In this collection, the disdainful attitude that Rushdie showed toward Ronald Reagan in the past is replaced with frequent digs at Donald Trump and the Evangelicals who form part of the GOP’s base. Over and over, Rushdie makes a point of showing a woke progressive’s proper distaste for the less enlightened classes and their political representative. Comments like this one, in the essay “The Liberty Instinct,” about the state of free expression worldwide and the sometimes precarious balance between religious dogma and open discussion of certain topics, are fairly typical: “Even Donald Trump has had to pretend to be religious, which has not been easy for him, because, as video footage from the National Cathedral has demonstrated, he appears not to know the words to the Lord’s Prayer. (Parenthetically: Knowing things is not, on the whole, Trump’s strong point).”

See, Rushdie is cool, with it, relevant, as hostile to Trump as your best Millennial pal.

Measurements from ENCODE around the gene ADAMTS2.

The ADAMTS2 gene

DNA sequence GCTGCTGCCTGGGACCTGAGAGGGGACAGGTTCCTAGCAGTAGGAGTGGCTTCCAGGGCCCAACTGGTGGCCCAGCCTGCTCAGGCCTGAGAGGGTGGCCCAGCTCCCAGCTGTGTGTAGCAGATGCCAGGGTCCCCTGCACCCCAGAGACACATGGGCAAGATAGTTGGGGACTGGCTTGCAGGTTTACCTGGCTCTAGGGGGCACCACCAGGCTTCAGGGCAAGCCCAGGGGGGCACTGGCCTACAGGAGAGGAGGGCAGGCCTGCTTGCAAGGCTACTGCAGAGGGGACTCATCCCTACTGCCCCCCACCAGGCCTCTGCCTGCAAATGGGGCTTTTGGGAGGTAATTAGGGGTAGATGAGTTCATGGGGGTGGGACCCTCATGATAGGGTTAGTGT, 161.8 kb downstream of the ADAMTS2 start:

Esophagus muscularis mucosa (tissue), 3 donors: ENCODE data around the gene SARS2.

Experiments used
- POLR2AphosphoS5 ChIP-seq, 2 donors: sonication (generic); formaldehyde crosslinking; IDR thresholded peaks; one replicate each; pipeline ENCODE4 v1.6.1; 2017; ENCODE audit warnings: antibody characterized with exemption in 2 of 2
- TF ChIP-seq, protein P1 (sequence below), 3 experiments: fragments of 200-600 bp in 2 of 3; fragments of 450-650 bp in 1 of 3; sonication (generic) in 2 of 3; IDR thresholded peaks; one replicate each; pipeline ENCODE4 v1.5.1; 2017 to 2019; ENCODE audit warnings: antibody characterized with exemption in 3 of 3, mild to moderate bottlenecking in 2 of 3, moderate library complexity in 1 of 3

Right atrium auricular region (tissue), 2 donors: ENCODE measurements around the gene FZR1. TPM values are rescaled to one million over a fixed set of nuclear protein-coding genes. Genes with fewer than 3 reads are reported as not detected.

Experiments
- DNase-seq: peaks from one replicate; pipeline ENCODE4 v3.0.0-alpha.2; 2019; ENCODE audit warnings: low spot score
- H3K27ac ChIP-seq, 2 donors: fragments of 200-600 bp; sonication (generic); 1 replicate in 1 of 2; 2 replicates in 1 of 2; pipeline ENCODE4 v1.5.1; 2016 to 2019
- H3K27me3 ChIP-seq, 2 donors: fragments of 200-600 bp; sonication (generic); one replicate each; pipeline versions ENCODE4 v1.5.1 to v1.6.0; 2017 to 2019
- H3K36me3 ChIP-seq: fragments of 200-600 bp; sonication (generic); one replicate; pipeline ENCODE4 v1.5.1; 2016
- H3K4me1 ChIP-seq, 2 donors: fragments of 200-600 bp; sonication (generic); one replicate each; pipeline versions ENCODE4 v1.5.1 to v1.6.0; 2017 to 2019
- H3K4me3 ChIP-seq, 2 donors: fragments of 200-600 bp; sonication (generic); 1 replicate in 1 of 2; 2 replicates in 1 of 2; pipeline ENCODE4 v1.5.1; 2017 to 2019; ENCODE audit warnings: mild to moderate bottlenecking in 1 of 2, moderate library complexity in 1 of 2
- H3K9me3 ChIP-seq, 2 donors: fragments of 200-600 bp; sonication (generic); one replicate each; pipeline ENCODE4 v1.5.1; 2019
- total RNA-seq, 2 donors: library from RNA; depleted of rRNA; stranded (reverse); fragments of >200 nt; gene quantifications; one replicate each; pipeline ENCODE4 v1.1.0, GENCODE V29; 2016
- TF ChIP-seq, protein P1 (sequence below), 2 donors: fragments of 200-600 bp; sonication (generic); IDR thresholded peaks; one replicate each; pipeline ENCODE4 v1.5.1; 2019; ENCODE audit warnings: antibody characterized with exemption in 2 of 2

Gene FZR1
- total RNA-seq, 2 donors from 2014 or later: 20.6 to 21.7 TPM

And, in the text of Rushdie’s commencement address to Emory University’s graduating class of 2015, we get this insight: “The American appetite for bad fiction, including very bad fiction indeed masquerading as fact — Iraqi weapons of mass destruction, for example, or Hillary Clinton’s alleged Benghazi cover-up — seems to be inexhaustible.”

That’s a curious remark. Some of Rushdie’s personal friends in the literary community, including a few he praises in this book, have been known to inflict fiction of variable quality on the world. Paul Auster’s frequently awful writing was the subject of an extensive critique by the highly respected critic James Wood in The New Yorker in 2009. Auster is the perfect example of a writer who frequently crosses over from the literary to the social and political realm in an effort to be relevant and get attention. But don’t look for any candor from Rushdie on this point. The only bad writing that Rushdie sees comes from conservative sources who have the temerity to criticize Democratic idols.